Help us, Mr. Cage!  You’re our only hope!

There’s no question that Nicolas Cage can carry a movie, even one that is REALLY bad, and this is certainly no exception.  It’s not one of his BEST roles even on the cheesier side of the spectrum (it’s like if you took a lot of the personality and all of the motivation away from his character in Drive Angry) but it gets the job done and frankly the filmmakers were SO much more invested in the making of the movie whenever he’s on screen.  His scenes are better written, better staged, interestingly shot, and there’s some genuinely good camerawork to make sure you get all of Nicolas Cage’s good sides.  The fact that he doesn’t speak and that he finds himself in this ridiculous scenario where he has to spend the night in a haunted pizzeria definitely gives this a cheesy video game feel; not just Five Nights at Freddy’s but something like Viscera Cleanup Detail or even more esoteric fare like The Stanley Parable; something that engages you in a straightforward loop while slowly turn the screws and twisting the world as you progress further into it.  It’s an interesting setup and frankly I wish they had gone further with it and found some justification for audio logs or maybe just one or two characters showing up out nowhere instead of the cavalcade of paper cutouts that keep getting in the way of Cage’s performance. There’s no question that Nicolas Cage can carry a movie, even one that is REALLY bad, and this is certainly no exception.  It’s not one of his BEST roles even on the cheesier side of the spectrum (it’s like if you took a lot of the personality and all of the motivation away from his character in Drive Angry) but it gets the job done and frankly the filmmakers were SO much more invested in the making of the movie whenever he’s on screen.  His scenes are better written, better staged, interestingly shot, and there’s some genuinely good camerawork to make sure you get all of Nicolas Cage’s good sides.  The fact that he doesn’t speak and that he finds himself in this ridiculous scenario where he has to spend the night in a haunted pizzeria definitely gives this a cheesy video game feel; not just Five Nights at Freddy’s but something like Viscera Cleanup Detail or even more esoteric fare like The Stanley Parable; something that engages you in a straightforward loop while slowly turn the screws and twisting the world as you progress further into it.  It’s an interesting setup and frankly I wish they had gone further with it and found some justification for audio logs or maybe just one or two characters showing up out nowhere instead of the cavalcade of paper cutouts that keep getting in the way of Cage’s performance.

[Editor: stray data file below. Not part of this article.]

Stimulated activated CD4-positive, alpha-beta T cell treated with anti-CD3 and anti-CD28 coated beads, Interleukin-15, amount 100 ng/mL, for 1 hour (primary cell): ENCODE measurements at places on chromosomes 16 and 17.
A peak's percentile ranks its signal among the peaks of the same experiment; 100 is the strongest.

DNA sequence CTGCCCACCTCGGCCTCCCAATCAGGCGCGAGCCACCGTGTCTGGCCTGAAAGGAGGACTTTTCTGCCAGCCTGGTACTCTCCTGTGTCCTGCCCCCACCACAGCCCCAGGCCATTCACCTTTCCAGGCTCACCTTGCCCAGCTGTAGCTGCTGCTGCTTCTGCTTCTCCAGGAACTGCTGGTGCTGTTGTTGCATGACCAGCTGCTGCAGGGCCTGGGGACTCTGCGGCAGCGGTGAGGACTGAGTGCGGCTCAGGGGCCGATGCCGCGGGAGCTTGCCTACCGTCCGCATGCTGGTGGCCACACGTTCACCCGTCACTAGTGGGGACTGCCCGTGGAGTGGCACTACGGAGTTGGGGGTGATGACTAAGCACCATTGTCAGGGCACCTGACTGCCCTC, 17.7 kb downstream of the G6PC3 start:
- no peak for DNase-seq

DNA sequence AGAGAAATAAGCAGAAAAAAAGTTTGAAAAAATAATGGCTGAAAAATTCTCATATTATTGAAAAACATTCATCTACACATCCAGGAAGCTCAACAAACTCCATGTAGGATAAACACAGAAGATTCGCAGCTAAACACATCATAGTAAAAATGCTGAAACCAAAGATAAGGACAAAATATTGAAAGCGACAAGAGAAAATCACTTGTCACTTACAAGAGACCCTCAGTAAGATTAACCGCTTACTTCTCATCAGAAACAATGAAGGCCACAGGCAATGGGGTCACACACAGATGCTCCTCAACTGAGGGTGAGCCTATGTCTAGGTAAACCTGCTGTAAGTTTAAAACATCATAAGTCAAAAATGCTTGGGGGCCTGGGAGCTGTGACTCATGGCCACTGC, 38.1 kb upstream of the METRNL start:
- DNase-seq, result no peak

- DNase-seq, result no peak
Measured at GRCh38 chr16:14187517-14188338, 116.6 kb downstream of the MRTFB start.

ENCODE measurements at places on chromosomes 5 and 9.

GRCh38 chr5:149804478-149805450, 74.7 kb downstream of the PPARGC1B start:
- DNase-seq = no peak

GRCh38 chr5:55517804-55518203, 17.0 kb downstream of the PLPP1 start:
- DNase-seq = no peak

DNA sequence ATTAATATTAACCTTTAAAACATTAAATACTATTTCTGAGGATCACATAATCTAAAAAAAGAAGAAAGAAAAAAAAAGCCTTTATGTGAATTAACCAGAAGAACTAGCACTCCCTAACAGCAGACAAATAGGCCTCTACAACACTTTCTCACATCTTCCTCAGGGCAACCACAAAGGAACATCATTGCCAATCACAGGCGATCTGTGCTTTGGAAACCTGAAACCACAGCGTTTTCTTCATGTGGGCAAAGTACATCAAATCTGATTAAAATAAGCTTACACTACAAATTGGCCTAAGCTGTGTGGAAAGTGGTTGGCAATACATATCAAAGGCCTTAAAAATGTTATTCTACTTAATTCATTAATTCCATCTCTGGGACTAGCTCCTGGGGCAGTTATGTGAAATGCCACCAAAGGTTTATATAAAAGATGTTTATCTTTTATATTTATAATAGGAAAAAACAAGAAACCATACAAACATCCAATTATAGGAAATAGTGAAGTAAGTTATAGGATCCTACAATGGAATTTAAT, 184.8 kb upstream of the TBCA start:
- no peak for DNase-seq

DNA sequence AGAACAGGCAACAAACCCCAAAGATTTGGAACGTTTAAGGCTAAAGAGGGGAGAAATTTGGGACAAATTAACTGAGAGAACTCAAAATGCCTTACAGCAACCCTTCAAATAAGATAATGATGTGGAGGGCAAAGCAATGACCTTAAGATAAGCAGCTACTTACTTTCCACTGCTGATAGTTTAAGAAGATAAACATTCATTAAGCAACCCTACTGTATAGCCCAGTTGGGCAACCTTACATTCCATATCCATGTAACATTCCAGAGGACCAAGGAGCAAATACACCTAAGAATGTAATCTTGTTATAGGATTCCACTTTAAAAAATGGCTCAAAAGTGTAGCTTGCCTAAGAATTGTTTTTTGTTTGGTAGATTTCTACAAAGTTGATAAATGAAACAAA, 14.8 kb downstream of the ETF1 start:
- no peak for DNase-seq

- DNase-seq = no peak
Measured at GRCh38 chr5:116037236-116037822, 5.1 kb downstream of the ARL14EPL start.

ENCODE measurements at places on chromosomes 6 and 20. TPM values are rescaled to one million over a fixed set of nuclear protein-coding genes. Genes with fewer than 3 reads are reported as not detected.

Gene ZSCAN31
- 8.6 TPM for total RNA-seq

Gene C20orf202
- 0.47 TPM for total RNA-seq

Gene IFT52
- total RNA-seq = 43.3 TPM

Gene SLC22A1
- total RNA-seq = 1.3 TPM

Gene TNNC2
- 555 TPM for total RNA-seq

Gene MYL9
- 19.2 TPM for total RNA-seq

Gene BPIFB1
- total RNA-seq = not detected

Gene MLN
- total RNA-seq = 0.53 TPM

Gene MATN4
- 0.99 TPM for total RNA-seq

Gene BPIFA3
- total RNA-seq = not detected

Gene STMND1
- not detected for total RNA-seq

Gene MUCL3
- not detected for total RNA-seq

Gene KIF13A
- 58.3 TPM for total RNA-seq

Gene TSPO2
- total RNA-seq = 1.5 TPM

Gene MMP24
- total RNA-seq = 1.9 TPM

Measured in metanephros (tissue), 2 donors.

“I’m here to clean toilets, and chew bubblegum; and I’m all out of toilet brushes, so this is gonna be rough…”

Speaking of the characters, boy is the acting bad here.  I don’t want to be too harsh on this point specifically because of just how low budget and independent the production was (I’m guessing Cage got more money than everyone else in the cast combined), so I’ll focus more on the writing than the individual performances which aren’t GOOD but get that small pass from me.  The teenagers that end up crashing the Wonderland Party are all just one dimensional caricatures that don’t have semblance of an internal life outside of the confines of the script.  More than anything else, they’re actions are just inexplicable with no one making any sort of rational decision and showing even the barest sense of a self-preservation.  Perfunctory sex scenes in horror movies are hardly new, but the one in this movie (which is extra skeevy considering how young the characters are supposed to be) is an interminable slog to get through because it makes absolutely no sense for these characters to be doing it; nor does it provide any sort of titillation if that’s what they were going for.  Why are they doing it then?  Because the filmmakers were too lazy to think of anything else for them to do I guess which is the fate of almost every single character in this movie aside from the Cage Man himself.  The non-teenager characters fare a BIT better as they are given at least a bit of life and personality as sketchy southern folk and their scenes are kept brief enough that they don’t end up overstaying their welcome, and I’ll give them credit for the animatronic characters as well.  Most of them have no personality and are just there to get destroyed, but at least two (the ones who are women) have some dialogue and the frog has an OKAY scene where she tricks someone in a subversion of the RESTLESS SOUL trope.  I was kind of hoping that Willy would act as some sort of leader and that the animatronics would get some screen time to themselves instead of just showing up to kill or get killed, but they definitely add some fun to this movie; certainly more so than any of the supporting cast.